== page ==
* Warm winter puts Illinois wheat crop at risk
* Soil moisture still seen adequate
* Warm, wet fall may have washed away fertilizer
By Christine Stebbins
CHICAGO, Feb 7 Illinois, a key farm state
in the heart of the Corn Belt, is basking in its sixth warmest
winter in 117 years -- good news for residents who have not had
to shovel snow but a red flag for some of the state's most
productive businesses: farms.
Illinois and neighboring Iowa - also in the midst of a balmy
winter - produce about a third of all the corn and soybeans
grown in the United States, the world's largest exporter of both
crops. Farmers in both states feel more comfortable when there
is a substantial snow cover to ensure adequate soil moisture
that can nurture crops through the region's hot dry summers.
Illinois state climatologist Jim Angel said soil moisture,
thanks to autumn rains, remained in good shape compared to
pockets of drought in nearby areas of the Corn Belt, notably the
high-yielding northern Iowa/southern Minnesota border area.
But this winter in Illinois has been a polar opposite of
last year's snowy, frigid season, Angel told Reuters on Tuesday.
Angel said the average temperature in Illinois for December
and January was 33.4 degrees Fahrenheit (0.7
Celsius) , much warmer than the historical average of 27.2
degrees F. For January, typically the coldest month of the year,
the average temperature was 31.4 degrees F, or 6.6 F above
normal, making it the 13th warmest January on record.
Several southern Illinois locations hit a balmy 69 degrees F
last month, including Belleville, Kaskaskia and Cairo.
"It's just odd not to deal with much snow and it feels like
we are in this continuous late fall pattern," Angel said. "A big
contrast to last winter."
This winter, the usual arctic blasts have stayed north of
the central Midwest crop belt, affecting areas like Canada,
Alaska and parts of Europe most intensely, he said.
Chicago snowfall for December and January totaled just 13.9
inches, half of the 27.3 inches that fell in December and
January a year ago.
Still, he said, overall winter precipitation is near normal
thanks to the earlier rains, with Illinois soil moisture in good
shape and "not in any kind of drought" like the areas of Iowa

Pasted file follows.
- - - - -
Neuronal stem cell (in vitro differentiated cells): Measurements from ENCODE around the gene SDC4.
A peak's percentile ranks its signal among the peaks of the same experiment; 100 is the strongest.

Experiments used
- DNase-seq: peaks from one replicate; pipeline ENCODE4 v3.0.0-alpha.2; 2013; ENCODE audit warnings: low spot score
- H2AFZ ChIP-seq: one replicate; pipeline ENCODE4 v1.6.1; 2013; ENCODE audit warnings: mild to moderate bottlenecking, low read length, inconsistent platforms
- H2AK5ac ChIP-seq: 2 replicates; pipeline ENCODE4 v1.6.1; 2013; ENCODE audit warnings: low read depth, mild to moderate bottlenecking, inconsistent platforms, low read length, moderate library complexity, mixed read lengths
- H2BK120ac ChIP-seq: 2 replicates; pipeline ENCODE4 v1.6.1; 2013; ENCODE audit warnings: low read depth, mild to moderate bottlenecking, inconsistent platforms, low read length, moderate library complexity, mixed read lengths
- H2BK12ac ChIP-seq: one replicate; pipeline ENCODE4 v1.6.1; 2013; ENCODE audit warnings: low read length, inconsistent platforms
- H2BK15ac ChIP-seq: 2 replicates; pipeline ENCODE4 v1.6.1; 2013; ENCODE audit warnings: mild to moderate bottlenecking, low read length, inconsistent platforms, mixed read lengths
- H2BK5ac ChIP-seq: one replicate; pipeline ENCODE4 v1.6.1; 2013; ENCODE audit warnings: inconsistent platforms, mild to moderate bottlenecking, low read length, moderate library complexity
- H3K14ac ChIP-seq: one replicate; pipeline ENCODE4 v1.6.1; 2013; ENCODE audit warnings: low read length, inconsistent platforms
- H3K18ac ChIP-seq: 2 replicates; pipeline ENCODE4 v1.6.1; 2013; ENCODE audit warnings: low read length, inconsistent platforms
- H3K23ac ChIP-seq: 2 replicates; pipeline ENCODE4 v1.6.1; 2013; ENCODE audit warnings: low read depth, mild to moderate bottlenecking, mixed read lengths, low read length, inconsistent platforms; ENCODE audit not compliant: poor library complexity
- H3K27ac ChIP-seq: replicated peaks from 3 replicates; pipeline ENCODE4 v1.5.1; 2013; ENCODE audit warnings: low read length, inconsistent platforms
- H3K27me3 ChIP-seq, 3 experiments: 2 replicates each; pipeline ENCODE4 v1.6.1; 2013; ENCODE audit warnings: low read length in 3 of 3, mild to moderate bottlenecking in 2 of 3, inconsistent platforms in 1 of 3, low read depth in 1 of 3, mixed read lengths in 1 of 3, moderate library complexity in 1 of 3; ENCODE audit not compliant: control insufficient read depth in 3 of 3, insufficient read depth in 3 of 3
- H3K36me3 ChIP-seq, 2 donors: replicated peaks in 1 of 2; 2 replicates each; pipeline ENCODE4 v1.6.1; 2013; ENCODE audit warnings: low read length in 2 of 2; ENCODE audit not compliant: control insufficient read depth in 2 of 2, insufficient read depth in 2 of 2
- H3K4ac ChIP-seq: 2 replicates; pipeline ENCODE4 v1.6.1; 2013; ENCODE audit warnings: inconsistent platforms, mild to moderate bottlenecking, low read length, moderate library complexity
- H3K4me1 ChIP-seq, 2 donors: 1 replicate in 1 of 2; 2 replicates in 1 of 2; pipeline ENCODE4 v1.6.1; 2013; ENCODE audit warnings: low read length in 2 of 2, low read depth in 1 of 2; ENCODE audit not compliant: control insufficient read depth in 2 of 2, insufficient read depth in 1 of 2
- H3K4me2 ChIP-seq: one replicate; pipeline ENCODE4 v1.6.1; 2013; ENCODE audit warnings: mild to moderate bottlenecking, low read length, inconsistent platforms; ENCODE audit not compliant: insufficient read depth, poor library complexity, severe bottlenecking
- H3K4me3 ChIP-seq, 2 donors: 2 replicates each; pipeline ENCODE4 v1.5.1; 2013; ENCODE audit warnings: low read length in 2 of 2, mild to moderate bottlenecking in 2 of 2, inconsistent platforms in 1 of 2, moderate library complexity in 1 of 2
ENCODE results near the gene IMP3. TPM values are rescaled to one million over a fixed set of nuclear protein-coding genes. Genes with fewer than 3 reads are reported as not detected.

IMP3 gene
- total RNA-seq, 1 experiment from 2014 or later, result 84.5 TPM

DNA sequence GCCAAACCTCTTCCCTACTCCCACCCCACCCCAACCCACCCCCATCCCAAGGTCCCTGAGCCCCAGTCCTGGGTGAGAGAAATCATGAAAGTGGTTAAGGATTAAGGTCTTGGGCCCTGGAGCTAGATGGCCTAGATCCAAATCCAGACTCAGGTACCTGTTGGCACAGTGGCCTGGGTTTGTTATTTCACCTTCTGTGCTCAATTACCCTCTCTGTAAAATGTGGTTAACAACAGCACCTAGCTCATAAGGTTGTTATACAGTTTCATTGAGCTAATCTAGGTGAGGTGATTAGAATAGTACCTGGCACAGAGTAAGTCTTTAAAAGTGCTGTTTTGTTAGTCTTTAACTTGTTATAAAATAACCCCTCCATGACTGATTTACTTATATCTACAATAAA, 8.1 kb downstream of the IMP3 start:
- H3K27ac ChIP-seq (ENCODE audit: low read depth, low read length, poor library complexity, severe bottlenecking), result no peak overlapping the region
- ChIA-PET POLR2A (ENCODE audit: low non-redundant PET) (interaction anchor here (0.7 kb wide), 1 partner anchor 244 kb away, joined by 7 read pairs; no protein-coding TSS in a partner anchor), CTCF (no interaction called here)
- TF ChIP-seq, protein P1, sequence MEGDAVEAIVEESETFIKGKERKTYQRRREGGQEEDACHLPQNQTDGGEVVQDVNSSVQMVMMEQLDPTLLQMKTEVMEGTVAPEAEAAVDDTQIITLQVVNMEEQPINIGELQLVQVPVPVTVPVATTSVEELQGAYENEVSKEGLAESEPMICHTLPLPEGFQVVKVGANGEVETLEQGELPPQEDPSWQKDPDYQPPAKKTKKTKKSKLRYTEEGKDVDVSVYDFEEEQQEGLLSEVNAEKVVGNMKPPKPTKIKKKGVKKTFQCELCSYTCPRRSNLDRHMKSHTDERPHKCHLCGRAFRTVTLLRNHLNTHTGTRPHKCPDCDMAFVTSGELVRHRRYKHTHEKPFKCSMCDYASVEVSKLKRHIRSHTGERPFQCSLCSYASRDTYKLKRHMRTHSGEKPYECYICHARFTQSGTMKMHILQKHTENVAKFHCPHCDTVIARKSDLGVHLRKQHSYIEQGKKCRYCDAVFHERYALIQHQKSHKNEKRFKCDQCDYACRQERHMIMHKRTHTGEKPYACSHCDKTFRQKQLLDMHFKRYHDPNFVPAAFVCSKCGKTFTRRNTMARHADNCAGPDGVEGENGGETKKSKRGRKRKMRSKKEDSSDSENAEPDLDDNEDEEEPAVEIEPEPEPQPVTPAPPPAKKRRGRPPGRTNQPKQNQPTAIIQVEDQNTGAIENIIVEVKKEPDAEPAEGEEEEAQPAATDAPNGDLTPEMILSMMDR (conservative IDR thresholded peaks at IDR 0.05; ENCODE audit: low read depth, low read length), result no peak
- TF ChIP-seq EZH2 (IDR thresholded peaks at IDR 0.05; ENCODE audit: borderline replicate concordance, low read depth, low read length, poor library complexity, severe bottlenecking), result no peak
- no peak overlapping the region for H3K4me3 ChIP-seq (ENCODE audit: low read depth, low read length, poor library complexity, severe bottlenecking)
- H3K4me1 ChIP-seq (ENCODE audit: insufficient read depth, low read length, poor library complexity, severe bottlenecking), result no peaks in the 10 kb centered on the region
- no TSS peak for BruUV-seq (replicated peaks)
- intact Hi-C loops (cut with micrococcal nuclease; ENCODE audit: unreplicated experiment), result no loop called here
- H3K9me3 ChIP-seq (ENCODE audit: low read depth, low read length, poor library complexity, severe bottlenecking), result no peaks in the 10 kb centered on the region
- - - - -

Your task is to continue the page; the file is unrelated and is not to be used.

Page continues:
and Minnesota. Statewide Dec-Jan average precipitation was 1.87
inches, which is 97 percent of normal.
The eastern part of the state was the wettest, a prevalent
trend since the autumn and a fallout from La Nina, a weather
anomaly that occurs every couple years. La Ninas often bring
drier-than-normal conditions in the southern tier of the United
States and wetter-than-normal conditions in the Pacific
Northwest and the Ohio River valley, according to the U.S.
Climate Prediction Center.
But farmers will remain wary until they see heavy spring
rains or a sudden big snow like last winter's storms.
Iowa, Illinois and Minnesota account for more than 40
percent of the U.S. corn and soybean harvest. Minnesota is also
known for its spring wheat crop and Illinois is among the top
U.S. soft red winter wheat producers.
"There is some concern the about winter wheat crop," Angel
said. "We've been so mild that winter wheat has not been able to
harden off to the cold weather. If we get a batch of really cold
air at this point in the season it might be vulnerable to
Angel also noted that the warm, wet fall and winter raised
the chances that fertilizers applied during the autumn may have
been washed away and need to be reapplied in the spring.
The National Weather Service is now forecasting above normal
temperatures and precipitation for February in Illinois. The NWS
outlook for the February-March-April period also is calling for
above-normal temps for the southern half of Illinois and
above-normal rainfall statewide.